In this project, women heavy drinkers without histories of severe physical dependence on alcohol participated in a group-based intervention focusing on reducing alcohol consumption. Some participants were exposed to intervention enhancements: life-skills training and/or post-intervention booster sessions. Participants were monitored for an 18-month period following the intervention. In terms of alcohol use, women responded positively to treatment. Participants showed significant reductions in drinking throughout the 18 months after treatment. The treatment enhancements (life management skills and booster sessions) led to significantly improved drinking outcomes among women who were heavier drinkers at pretreatment. There were no significant effects of the treatment enhancements among women who were lighter drinkers at pretreatment. In addition, participants reported significant decreases in drinking consequences and improvements in several domains of life functioning. Funded by a grant of $917,074 from NIAAA, 1990-95.
In this two-year investigation, alcohol-dependent patients participating in a 12-week outpatient treatment program were assessed over the course of treatment on their perceptions of the therapeutic alliance (therapist perceptions also will be assessed). The project is examining the within-treatment, week-to-week relationship between the ratings of the therapeutic alliance (as perceived by the patient and therapist) and the patient's alcohol involvement (percent days abstinent and drinks per drinking day) during treatment. The project also is examining profiles of the therapeutic alliance (as perceived by the patient and therapist) over the course of treatment in relation to alcohol involvement during treatment and during a six-month follow-up period. Results from this study will be used to characterize the interplay of the therapeutic alliance with alcohol involvement during and following an outpatient treatment episode. The data are expected to provide direction and foundation for future systematic research on the therapeutic alliance as a mechanism of change in the treatment of alcohol use disorders. Co-investigators include Kurt H. Dermen, PhD and Stephen A. Maisto of Syracuse University. Funded by a grant of $416,063 from NIAAA, 2007-2010.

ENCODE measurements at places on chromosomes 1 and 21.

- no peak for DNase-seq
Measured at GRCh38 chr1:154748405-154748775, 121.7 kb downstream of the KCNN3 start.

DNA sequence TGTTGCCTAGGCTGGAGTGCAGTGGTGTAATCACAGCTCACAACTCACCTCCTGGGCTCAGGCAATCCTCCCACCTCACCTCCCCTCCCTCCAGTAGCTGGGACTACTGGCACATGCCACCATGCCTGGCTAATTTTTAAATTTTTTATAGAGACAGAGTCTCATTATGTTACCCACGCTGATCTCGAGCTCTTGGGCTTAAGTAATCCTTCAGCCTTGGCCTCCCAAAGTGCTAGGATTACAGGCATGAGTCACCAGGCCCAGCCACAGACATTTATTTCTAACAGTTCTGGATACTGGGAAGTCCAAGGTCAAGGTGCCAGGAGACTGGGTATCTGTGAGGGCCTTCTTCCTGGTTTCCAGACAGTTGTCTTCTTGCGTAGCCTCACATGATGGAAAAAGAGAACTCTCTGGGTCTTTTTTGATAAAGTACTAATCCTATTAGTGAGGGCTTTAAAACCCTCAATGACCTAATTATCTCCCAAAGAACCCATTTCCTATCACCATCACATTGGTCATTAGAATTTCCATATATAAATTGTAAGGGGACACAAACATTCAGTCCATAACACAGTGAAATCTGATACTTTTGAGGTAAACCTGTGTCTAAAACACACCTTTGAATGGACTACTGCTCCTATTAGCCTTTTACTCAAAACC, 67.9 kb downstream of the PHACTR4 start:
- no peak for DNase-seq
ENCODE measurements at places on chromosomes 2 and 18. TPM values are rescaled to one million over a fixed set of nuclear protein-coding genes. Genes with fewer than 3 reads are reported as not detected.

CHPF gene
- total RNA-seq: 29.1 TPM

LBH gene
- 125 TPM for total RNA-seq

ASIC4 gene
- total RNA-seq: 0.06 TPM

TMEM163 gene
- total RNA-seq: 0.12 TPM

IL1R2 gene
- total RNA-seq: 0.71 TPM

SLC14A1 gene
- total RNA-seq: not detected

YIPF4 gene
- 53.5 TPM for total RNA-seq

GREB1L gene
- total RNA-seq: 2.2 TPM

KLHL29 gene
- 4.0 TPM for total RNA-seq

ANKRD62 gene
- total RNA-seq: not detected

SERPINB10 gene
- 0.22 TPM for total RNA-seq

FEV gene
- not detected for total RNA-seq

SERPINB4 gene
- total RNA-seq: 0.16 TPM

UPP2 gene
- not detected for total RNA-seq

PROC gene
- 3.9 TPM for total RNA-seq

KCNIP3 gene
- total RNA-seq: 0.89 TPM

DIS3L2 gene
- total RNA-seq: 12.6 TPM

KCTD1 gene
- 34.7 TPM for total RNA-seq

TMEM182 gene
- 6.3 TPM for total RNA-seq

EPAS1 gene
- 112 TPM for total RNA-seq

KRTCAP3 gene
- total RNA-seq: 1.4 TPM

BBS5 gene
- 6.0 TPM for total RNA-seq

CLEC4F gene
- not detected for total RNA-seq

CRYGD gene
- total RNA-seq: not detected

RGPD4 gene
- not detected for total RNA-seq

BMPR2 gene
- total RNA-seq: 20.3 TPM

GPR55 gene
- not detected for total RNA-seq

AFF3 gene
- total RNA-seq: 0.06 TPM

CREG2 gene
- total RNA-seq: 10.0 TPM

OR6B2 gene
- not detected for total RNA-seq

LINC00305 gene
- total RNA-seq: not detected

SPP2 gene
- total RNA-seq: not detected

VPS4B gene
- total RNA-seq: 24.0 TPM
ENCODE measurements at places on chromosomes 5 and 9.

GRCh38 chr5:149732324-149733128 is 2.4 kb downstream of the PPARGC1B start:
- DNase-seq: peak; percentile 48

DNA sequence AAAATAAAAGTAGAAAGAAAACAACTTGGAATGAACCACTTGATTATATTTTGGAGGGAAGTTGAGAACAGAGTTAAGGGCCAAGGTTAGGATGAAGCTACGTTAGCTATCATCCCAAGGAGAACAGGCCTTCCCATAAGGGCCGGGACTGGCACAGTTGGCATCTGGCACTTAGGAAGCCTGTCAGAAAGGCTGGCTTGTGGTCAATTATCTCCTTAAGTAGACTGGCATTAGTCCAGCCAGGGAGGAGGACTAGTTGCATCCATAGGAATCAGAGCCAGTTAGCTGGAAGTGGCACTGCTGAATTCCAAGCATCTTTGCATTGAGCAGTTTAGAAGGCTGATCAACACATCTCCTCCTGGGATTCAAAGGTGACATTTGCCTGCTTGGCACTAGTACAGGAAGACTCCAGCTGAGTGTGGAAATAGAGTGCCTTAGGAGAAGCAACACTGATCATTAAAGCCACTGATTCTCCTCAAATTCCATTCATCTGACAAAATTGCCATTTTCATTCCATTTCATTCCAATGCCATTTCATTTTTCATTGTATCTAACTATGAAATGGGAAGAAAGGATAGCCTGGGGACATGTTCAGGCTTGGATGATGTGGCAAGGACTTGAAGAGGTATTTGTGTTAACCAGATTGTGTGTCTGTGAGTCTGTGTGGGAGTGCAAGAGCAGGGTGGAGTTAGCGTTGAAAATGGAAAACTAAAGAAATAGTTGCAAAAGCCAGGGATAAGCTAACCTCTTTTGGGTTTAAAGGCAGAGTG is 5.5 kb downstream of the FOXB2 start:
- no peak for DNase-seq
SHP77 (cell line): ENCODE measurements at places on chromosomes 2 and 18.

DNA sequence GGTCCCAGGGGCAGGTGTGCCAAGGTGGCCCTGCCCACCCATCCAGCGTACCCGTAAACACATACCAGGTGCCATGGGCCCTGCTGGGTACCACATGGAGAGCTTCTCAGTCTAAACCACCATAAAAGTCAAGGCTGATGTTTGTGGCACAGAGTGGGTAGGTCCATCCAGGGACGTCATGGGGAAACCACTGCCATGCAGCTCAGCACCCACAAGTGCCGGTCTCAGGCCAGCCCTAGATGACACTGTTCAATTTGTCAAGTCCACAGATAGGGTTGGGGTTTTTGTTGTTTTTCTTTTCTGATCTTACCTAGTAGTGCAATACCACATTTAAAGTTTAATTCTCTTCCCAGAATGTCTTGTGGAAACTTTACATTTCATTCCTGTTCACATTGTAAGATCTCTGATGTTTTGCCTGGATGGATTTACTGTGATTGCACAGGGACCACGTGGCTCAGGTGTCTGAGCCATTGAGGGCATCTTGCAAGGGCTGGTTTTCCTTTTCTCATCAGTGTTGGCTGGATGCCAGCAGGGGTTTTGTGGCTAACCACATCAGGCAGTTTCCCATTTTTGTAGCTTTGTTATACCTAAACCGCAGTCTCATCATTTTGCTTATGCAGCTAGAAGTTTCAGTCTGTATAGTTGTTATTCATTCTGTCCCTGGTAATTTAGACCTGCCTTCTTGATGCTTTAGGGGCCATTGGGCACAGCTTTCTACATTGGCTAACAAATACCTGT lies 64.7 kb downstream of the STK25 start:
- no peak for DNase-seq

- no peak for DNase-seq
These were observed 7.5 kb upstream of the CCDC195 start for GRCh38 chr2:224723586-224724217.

The research team matched and mismatched clients to inpatient vs. outpatient alcoholism treatment in a community field setting based on their drinking problem severity and cognitive functioning measures. Treatment consisted of 21 days of primary (inpatient or outpatient) care and 6 months of outpatient aftercare. Participants subsequently were followed for 18 months postprimary care. The results will contribute to the existing knowledge-base on efficient and effective client placement criteria. Robert Whitney, MD, of the Erie County Medical Center (ECMC), Division of Chemical Dependency Unit collaborated with RIA scientists. Funded by a grant of $2,364,815 from NIAAA, 2002-2008.